In some embodiments directed to treating and/or preventing diseases or disorders of the oral cavity, the EDTA chelating agent and/or a derivative thereof in the compositions is present in quantities ranging from between 0.001% (wt/wt) to 18% (wt/wt) of said composition. In certain other embodiments directed to treating and/or preventing diseases or disorders of the oral cavity, the EDTA chelating agent and/or a derivative thereof is present in quantities ranging from between 0.01% (wt/wt) to 10% (wt/wt of said composition. In still other embodiments directed to treating and/or preventing diseases or disorders of the oral cavity, the EDTA chelating agent and/or a derivative thereof is present in quantities ranging from between 0.05% (wt/wt) to 5% (wt/wt) of said composition. In at least one embodiment directed to treating and/or preventing disease or disorders of the oral cavity, the EDTA chelating agent and/or a derivative thereof is present at 0.12% (wt/wt) of said composition.

In some embodiments directed to treating and/or preventing diseases or disorders of the oropharyngeal area and/or guttural pouches in equines, the EDTA chelating agent and/or a derivative thereof in the compositions is present in quantities ranging from between 0.001% (wt/wt) to 18% (wt/wt) of said composition. In certain other embodiments directed to treating and/or preventing diseases or disorders of the oropharyngeal area and/or guttural pouches in equines, the EDTA chelating agent and/or a derivative thereof is present in quantities ranging from between 0.01% (wt/wt) to 10% (wt/wt of said composition. In still other embodiments directed to treating and/or preventing diseases or disorders of the oropharyngeal area and/or guttural pouches in equines, the EDTA chelating agent and/or a derivative thereof is present in quantities ranging from between 0.05% (wt/wt) to 5% (wt/wt) of said composition. In at least one embodiment directed to treating and/or preventing disease or disorders of the oropharyngeal area and/or guttural pouches in equines, the EDTA chelating agent and/or a derivative thereof is present at 0.12% (wt/wt) of said composition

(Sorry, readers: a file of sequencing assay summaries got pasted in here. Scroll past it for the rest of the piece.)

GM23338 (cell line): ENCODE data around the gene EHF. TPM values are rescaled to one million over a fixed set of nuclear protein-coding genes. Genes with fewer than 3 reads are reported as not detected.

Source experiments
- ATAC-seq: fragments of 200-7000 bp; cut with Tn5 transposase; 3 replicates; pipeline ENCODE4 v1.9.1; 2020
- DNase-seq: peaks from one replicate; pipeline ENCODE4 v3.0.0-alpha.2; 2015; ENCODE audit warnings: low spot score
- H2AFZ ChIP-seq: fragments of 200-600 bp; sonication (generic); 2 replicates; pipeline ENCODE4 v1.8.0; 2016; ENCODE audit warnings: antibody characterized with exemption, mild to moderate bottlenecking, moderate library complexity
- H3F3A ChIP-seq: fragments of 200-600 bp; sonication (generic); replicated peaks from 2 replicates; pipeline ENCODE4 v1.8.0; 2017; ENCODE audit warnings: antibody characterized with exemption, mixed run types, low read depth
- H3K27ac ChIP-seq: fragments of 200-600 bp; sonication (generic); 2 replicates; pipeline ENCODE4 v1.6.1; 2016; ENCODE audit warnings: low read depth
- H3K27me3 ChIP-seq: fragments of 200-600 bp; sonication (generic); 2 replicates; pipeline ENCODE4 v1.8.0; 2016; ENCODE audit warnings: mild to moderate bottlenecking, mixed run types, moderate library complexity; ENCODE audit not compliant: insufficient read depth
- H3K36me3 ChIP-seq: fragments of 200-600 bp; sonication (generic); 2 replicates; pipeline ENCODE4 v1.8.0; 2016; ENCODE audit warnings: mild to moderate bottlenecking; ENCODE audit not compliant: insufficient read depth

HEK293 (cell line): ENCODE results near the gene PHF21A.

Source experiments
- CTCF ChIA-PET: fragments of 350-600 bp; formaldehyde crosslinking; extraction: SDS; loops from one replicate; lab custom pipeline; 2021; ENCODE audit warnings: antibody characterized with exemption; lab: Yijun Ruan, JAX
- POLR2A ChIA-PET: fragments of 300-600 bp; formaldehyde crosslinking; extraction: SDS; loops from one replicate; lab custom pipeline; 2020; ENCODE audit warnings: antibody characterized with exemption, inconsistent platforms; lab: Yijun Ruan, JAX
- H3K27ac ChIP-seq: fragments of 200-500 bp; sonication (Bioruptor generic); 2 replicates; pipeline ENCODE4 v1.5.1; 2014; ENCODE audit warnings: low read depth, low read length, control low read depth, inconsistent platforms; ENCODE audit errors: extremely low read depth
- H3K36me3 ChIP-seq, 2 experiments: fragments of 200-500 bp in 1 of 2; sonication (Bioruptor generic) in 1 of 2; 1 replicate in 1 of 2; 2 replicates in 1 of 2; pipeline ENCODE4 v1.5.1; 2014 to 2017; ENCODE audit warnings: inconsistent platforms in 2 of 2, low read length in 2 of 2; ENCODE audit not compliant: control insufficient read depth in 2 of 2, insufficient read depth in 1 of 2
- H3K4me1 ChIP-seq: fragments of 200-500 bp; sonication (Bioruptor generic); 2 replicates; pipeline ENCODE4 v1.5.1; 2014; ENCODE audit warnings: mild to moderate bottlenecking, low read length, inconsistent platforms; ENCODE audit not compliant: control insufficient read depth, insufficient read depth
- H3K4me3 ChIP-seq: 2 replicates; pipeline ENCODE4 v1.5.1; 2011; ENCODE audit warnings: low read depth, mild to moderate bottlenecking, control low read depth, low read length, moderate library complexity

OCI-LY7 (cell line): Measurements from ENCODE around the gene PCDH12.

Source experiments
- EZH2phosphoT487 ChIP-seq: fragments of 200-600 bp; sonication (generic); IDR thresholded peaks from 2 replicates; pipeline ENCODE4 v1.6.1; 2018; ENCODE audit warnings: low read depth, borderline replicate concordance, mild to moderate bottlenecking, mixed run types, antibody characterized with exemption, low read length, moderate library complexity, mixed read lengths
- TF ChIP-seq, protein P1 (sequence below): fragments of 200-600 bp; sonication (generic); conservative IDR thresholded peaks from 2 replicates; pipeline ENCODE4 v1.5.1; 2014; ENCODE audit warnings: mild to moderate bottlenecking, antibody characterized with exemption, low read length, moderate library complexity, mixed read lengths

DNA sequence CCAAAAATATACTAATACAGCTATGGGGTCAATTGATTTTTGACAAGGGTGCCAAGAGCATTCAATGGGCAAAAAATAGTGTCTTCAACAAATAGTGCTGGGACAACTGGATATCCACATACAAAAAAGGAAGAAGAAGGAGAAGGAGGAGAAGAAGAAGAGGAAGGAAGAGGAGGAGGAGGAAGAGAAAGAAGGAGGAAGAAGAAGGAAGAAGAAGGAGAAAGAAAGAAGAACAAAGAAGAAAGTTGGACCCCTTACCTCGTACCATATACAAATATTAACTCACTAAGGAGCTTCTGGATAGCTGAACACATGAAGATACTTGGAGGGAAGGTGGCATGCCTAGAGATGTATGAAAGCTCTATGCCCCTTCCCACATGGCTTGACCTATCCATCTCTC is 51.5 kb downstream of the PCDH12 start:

In some embodiments, the buffer solution of the compositions described herein is of the TRIS-EDTA type. It is known in the art that the presence of this type of buffer solution reinforces the action of certain antimicrobial agents, such as for example, chlorhexidine and its derivatives, and antibiotics, thus allowing the use of these antimicrobial agents, with the same treatment efficacy, in lower quantities with respect to compositions based on chlorhexidine and its derivatives, or antibiotics alone.